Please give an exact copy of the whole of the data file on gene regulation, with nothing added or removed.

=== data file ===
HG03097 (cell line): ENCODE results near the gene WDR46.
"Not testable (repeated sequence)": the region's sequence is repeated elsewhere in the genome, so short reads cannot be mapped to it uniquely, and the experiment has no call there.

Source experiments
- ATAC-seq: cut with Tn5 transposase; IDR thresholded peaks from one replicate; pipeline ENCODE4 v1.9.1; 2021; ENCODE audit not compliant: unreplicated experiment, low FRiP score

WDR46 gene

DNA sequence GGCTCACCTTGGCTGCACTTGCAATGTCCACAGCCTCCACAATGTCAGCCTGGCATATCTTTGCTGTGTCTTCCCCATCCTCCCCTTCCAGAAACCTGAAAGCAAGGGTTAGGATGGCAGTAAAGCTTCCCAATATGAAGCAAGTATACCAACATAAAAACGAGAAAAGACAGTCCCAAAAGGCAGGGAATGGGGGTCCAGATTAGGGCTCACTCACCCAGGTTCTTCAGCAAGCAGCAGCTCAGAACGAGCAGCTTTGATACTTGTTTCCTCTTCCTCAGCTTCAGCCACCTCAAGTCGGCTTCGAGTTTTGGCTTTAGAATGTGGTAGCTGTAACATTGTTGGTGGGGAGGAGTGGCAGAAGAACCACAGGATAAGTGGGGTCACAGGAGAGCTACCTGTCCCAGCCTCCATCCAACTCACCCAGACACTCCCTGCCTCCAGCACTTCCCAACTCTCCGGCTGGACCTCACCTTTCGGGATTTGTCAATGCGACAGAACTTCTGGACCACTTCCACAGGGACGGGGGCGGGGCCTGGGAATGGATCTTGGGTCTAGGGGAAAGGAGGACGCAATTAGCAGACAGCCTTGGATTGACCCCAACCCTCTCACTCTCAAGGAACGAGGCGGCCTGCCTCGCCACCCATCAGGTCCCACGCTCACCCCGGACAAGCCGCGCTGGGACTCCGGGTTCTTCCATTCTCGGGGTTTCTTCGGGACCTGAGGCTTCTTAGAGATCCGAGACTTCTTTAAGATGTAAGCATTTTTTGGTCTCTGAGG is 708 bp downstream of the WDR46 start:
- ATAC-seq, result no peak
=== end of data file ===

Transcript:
HG03097 (cell line): ENCODE results near the gene WDR46.
"Not testable (repeated sequence)": the region's sequence is repeated elsewhere in the genome, so short reads cannot be mapped to it uniquely, and the experiment has no call there.

Source experiments
- ATAC-seq: cut with Tn5 transposase; IDR thresholded peaks from one replicate; pipeline ENCODE4 v1.9.1; 2021; ENCODE audit not compliant: unreplicated experiment, low FRiP score

WDR46 gene

DNA sequence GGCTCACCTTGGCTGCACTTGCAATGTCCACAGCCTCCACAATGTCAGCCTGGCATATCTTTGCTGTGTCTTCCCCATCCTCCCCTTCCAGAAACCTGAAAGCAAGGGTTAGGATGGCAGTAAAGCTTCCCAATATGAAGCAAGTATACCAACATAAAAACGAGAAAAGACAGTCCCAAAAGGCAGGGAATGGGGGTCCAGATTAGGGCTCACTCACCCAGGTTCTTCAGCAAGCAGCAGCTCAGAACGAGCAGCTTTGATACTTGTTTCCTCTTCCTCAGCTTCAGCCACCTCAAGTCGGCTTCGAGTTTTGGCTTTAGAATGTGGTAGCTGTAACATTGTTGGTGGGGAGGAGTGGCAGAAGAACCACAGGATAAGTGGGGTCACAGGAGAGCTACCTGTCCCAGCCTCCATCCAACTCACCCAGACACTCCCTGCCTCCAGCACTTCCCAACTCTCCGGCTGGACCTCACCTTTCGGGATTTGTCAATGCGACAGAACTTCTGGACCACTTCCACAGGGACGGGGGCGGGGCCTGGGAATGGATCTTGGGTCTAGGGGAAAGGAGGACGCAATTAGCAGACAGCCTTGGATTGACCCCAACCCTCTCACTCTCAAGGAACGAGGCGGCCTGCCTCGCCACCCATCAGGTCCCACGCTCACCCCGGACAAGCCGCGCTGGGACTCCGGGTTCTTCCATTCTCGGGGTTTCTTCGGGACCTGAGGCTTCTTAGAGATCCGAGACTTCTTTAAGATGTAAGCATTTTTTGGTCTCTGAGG is 708 bp downstream of the WDR46 start:
- ATAC-seq, result no peak